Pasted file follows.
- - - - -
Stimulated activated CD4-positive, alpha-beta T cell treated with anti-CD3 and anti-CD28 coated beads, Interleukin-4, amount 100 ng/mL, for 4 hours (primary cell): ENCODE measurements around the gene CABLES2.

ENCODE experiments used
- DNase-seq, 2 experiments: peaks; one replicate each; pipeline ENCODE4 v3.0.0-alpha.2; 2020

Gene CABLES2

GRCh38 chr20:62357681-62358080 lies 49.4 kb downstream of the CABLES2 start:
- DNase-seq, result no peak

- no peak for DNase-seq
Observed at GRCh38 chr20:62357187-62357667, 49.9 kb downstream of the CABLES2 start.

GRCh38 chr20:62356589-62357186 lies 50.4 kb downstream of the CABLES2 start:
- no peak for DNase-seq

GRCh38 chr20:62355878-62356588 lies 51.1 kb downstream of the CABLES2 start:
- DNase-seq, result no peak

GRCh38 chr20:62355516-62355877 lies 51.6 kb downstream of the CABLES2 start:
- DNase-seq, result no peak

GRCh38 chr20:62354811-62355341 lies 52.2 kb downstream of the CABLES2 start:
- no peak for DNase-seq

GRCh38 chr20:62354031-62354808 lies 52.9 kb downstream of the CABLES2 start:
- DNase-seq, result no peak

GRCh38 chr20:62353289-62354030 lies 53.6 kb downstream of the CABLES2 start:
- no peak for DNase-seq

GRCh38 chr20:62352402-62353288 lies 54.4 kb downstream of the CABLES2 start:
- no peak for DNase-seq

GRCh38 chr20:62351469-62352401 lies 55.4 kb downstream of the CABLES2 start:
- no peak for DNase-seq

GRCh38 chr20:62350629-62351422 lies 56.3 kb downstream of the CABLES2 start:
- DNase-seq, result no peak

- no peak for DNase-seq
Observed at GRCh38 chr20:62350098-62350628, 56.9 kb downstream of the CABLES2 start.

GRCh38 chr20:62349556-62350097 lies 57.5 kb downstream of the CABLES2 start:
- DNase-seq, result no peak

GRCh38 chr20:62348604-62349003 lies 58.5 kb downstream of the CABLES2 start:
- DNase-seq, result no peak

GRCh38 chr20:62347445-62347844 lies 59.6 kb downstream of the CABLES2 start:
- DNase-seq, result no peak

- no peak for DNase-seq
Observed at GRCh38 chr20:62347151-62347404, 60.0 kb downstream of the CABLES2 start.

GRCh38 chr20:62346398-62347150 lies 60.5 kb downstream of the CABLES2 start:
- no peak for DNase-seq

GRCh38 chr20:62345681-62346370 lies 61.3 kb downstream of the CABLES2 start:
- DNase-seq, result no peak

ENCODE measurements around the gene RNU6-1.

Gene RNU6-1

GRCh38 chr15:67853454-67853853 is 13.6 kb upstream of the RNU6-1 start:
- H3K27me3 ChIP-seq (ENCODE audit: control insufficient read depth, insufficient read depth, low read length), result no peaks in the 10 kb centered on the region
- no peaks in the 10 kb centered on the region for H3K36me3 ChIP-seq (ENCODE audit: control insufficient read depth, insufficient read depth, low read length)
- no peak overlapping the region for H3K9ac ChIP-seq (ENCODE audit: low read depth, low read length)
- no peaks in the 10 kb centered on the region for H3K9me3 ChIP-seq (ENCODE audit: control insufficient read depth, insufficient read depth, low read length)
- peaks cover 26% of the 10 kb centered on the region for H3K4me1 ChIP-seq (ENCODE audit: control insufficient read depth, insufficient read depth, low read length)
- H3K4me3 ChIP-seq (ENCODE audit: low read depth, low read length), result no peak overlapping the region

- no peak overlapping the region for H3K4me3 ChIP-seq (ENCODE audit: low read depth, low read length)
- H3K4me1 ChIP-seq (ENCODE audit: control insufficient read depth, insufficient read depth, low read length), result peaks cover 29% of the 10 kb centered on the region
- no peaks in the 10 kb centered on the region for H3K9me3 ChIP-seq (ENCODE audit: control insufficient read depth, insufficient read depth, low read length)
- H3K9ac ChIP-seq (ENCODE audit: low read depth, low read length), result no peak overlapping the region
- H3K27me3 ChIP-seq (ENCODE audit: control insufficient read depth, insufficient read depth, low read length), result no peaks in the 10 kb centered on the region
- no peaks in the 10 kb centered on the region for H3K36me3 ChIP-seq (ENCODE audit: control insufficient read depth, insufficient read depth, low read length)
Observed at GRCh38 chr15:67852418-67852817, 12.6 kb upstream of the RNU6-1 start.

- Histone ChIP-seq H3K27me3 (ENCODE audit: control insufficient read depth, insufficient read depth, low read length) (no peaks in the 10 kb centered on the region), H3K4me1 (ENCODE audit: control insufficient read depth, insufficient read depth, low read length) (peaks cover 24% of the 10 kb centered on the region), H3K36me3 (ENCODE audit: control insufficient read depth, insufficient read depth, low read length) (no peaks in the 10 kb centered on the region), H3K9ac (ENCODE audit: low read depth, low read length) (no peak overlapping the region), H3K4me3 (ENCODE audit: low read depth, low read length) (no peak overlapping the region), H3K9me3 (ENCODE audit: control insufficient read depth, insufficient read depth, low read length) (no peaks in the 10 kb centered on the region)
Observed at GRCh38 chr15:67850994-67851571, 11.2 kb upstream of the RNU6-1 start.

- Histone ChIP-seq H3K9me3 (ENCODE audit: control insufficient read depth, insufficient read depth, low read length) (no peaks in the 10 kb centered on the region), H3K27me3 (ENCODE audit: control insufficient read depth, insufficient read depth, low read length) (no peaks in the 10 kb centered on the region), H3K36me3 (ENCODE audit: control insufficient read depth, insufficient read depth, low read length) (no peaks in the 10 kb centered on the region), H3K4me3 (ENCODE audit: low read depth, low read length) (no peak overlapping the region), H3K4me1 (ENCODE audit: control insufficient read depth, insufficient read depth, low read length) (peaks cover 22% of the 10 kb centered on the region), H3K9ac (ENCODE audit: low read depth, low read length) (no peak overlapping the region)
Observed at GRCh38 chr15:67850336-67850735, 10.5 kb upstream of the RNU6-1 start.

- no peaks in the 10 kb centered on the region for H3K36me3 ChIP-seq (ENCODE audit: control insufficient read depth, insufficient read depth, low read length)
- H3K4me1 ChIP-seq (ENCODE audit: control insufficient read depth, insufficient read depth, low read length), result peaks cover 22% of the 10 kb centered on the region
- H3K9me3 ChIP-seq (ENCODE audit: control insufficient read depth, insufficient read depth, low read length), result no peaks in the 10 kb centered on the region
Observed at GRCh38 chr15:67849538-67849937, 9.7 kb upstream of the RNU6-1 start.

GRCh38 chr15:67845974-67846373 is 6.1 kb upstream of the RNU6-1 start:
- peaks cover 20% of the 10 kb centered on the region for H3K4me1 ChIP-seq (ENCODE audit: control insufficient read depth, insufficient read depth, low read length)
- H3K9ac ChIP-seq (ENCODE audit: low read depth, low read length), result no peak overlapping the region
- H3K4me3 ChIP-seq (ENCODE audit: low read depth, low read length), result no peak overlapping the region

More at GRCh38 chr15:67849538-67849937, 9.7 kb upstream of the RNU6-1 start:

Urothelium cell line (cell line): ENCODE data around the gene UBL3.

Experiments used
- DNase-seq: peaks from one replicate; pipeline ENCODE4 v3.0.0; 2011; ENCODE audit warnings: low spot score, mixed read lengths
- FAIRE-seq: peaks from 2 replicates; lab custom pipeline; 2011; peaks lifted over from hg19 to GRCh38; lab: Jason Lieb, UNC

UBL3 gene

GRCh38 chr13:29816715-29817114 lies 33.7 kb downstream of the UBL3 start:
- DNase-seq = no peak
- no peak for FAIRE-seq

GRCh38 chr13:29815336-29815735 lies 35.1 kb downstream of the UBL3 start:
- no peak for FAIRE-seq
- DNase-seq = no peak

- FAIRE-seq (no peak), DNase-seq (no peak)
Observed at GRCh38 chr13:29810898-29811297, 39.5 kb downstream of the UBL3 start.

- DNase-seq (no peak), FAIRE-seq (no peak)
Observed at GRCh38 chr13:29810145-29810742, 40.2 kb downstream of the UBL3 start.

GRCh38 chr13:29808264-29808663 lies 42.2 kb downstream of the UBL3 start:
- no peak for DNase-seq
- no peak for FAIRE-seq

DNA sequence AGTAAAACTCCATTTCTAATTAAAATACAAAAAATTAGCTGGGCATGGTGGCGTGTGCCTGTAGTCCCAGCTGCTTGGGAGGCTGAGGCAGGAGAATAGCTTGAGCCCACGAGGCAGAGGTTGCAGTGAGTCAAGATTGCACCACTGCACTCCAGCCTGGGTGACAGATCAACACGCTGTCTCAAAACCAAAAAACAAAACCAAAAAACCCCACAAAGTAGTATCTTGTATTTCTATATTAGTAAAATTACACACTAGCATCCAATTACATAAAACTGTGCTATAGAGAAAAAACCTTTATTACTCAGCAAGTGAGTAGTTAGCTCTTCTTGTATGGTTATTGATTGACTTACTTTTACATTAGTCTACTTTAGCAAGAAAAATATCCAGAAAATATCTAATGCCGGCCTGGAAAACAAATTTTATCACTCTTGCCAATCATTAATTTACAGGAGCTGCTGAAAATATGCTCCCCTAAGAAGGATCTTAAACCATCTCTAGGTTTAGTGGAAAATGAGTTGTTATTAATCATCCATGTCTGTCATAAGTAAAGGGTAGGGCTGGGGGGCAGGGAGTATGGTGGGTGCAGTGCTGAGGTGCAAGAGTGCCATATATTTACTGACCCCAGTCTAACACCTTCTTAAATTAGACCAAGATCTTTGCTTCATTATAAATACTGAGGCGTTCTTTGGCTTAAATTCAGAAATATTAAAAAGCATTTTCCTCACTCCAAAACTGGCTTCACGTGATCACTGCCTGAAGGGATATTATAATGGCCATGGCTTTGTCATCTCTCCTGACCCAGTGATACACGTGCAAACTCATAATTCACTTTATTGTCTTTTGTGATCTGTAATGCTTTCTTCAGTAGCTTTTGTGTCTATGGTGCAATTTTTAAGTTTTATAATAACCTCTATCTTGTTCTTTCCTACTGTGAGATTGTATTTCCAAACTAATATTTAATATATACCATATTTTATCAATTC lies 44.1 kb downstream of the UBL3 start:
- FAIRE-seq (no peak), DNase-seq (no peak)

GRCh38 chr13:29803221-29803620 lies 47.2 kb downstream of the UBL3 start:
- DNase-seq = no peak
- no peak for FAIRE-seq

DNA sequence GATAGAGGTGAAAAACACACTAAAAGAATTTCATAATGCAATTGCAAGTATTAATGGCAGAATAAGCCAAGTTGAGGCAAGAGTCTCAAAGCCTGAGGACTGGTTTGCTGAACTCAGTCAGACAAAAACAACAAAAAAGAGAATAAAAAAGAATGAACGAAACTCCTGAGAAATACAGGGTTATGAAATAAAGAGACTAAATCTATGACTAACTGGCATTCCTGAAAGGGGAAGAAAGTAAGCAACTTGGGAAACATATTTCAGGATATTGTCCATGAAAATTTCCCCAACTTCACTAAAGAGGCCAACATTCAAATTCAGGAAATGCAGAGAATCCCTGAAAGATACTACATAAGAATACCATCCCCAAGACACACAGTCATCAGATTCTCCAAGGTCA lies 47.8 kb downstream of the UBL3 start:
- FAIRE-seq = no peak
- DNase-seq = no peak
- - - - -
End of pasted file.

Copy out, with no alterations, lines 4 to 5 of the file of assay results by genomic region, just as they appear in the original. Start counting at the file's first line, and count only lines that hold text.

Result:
Gene CABLES2

GRCh38 chr20:62357681-62358080 lies 49.4 kb downstream of the CABLES2 start: